rfctiger74

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Trust me, I'm aware. As I said, I don't know If things will grow or shrink, but it's a much more involved question than than 'TV rights will drop, therefore revenue will drop'. As another example, while you can ad block, the logo on a club uniform will still be seen/viewed, and 'unblockable' advertising will attract a premium.

Also worth noting that media rights is only roughly 25% of the total AFL/club revenue. A big deal, certainly, but if it ended tomorrow, then it wouldn't be the end of the competition.
Who said end of comp?

It may lead to belt tightening however, which means the arms race may cause some casualties
 

madmug

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I think there are social and economic pressures on rural and regional areas that go well beyond footy. This has been going on for the best part of a century and coincides with the increasing centralisation of population centers and the move in economic power away from agriculture and (somewhat perversely in some eyes), the increased mobility and interconnectedness of society.

Footy is just a symptom of that.
Well, yes. Thats the social problem & the economic problem for regional & rural areas. It also creates problems for our larger cities who are choking on increased costs & lack of expanded services.

So does that mean the AFL, as the self appointed 'keeper' of the game should act in it narrow self interest, & not the greater games interest?
 

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telsor

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Well, yes. Thats the social problem & the economic problem for regional & rural areas. It also creates problems for our larger cities who are choking on increased costs & lack of expanded services.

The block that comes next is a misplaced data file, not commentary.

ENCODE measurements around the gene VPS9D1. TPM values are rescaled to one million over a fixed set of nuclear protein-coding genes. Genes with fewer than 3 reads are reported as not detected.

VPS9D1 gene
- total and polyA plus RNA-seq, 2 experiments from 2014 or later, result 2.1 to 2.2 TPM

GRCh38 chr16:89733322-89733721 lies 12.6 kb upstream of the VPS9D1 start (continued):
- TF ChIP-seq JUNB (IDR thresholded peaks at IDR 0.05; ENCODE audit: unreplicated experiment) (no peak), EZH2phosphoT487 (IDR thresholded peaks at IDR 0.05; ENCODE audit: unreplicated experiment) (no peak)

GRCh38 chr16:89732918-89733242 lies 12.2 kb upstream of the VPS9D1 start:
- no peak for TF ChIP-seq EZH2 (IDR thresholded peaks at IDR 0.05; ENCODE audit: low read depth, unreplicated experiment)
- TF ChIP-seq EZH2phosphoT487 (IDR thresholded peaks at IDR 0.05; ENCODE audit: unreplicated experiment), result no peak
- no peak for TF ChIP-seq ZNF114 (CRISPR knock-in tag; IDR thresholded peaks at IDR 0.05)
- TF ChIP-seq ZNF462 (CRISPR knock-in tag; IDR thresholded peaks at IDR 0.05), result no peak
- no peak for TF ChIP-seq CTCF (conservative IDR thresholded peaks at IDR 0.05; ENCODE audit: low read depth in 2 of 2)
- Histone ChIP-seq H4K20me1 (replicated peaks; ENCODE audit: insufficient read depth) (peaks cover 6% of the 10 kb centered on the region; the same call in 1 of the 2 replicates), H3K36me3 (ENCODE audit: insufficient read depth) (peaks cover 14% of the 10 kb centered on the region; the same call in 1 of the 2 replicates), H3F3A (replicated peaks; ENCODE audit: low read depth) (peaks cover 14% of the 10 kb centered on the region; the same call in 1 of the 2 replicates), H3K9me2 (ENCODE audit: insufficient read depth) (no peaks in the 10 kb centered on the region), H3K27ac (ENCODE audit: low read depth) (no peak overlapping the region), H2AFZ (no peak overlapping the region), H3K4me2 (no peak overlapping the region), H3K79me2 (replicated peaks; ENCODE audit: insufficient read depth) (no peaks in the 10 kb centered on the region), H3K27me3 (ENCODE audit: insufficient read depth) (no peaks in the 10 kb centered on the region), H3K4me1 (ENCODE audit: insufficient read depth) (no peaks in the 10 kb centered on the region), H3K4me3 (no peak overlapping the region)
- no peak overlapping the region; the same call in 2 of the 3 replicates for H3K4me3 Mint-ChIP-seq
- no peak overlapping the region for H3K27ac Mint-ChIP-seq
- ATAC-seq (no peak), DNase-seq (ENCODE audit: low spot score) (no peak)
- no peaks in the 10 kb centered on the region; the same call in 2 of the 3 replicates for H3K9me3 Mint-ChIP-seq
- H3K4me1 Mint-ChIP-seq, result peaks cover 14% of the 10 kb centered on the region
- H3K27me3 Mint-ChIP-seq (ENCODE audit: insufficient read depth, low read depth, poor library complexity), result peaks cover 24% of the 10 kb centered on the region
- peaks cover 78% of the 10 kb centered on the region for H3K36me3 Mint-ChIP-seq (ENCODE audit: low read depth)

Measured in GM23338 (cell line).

So does that mean the AFL, as the self appointed 'keeper' of the game should act in it narrow self interest, & not the greater games interest?
The AFL's 'greater interest' has never been especially huge in a financial sense. Of ~$570M revenue last year, $41.6m was spent on 'game development grants' (+16.5m on new development, which is mostly GC & GWS), compared to $256m to the clubs.
 

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Not so sure. Companies will still want to advertise, there will still be competition for eyeballs, so they'll pay for access to them. Having a fairly certain means of providing such views (consistent solid ratings) will draw considerable sums of money regardless of the medium involved.

More or less, who knows, but cutting out the middle man (TV networks) will mean they should get a bigger share of the money spent on football.
The current changes to media ownership rules reflect the problems in the FTA sector more particularly, coupled with recent commentary in the financial sector on Channel 9 & cricket, suggest that every sporting TV coverage agreement will be more closely scrutinised by the numbers men in FTA networks.
 

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Kwality

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Ichabod Noodle